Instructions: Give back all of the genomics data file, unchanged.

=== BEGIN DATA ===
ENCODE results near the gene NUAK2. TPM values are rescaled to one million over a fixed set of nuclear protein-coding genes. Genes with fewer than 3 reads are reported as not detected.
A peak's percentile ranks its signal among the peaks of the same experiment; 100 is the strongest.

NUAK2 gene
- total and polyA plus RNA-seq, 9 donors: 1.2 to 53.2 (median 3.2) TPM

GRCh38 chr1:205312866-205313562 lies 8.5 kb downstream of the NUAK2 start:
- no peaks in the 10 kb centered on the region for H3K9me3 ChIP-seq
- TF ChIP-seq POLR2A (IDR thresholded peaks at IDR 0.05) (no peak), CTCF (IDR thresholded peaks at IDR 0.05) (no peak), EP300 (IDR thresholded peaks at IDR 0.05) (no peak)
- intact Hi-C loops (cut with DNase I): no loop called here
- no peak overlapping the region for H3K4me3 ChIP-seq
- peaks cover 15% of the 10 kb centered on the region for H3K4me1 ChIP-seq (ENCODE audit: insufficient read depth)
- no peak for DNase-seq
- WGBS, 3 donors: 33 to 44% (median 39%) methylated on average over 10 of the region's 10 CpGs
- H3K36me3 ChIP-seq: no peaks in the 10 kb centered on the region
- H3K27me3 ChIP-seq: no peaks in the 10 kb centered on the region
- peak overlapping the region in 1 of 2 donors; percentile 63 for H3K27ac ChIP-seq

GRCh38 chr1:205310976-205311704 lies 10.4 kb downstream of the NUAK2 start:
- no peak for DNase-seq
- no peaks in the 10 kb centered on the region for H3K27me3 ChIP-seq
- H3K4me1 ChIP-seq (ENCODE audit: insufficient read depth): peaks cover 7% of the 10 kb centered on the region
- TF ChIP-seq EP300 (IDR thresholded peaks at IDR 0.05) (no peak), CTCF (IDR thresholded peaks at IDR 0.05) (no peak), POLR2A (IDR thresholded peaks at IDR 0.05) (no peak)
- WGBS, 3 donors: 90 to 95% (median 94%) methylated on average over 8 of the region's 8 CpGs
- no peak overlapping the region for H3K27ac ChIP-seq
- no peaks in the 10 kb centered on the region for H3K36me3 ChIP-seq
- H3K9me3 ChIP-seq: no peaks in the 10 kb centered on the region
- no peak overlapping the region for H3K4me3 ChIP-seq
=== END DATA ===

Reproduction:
ENCODE results near the gene NUAK2. TPM values are rescaled to one million over a fixed set of nuclear protein-coding genes. Genes with fewer than 3 reads are reported as not detected.
A peak's percentile ranks its signal among the peaks of the same experiment; 100 is the strongest.

NUAK2 gene
- total and polyA plus RNA-seq, 9 donors: 1.2 to 53.2 (median 3.2) TPM

GRCh38 chr1:205312866-205313562 lies 8.5 kb downstream of the NUAK2 start:
- no peaks in the 10 kb centered on the region for H3K9me3 ChIP-seq
- TF ChIP-seq POLR2A (IDR thresholded peaks at IDR 0.05) (no peak), CTCF (IDR thresholded peaks at IDR 0.05) (no peak), EP300 (IDR thresholded peaks at IDR 0.05) (no peak)
- intact Hi-C loops (cut with DNase I): no loop called here
- no peak overlapping the region for H3K4me3 ChIP-seq
- peaks cover 15% of the 10 kb centered on the region for H3K4me1 ChIP-seq (ENCODE audit: insufficient read depth)
- no peak for DNase-seq
- WGBS, 3 donors: 33 to 44% (median 39%) methylated on average over 10 of the region's 10 CpGs
- H3K36me3 ChIP-seq: no peaks in the 10 kb centered on the region
- H3K27me3 ChIP-seq: no peaks in the 10 kb centered on the region
- peak overlapping the region in 1 of 2 donors; percentile 63 for H3K27ac ChIP-seq

GRCh38 chr1:205310976-205311704 lies 10.4 kb downstream of the NUAK2 start:
- no peak for DNase-seq
- no peaks in the 10 kb centered on the region for H3K27me3 ChIP-seq
- H3K4me1 ChIP-seq (ENCODE audit: insufficient read depth): peaks cover 7% of the 10 kb centered on the region
- TF ChIP-seq EP300 (IDR thresholded peaks at IDR 0.05) (no peak), CTCF (IDR thresholded peaks at IDR 0.05) (no peak), POLR2A (IDR thresholded peaks at IDR 0.05) (no peak)
- WGBS, 3 donors: 90 to 95% (median 94%) methylated on average over 8 of the region's 8 CpGs
- no peak overlapping the region for H3K27ac ChIP-seq
- no peaks in the 10 kb centered on the region for H3K36me3 ChIP-seq
- H3K9me3 ChIP-seq: no peaks in the 10 kb centered on the region
- no peak overlapping the region for H3K4me3 ChIP-seq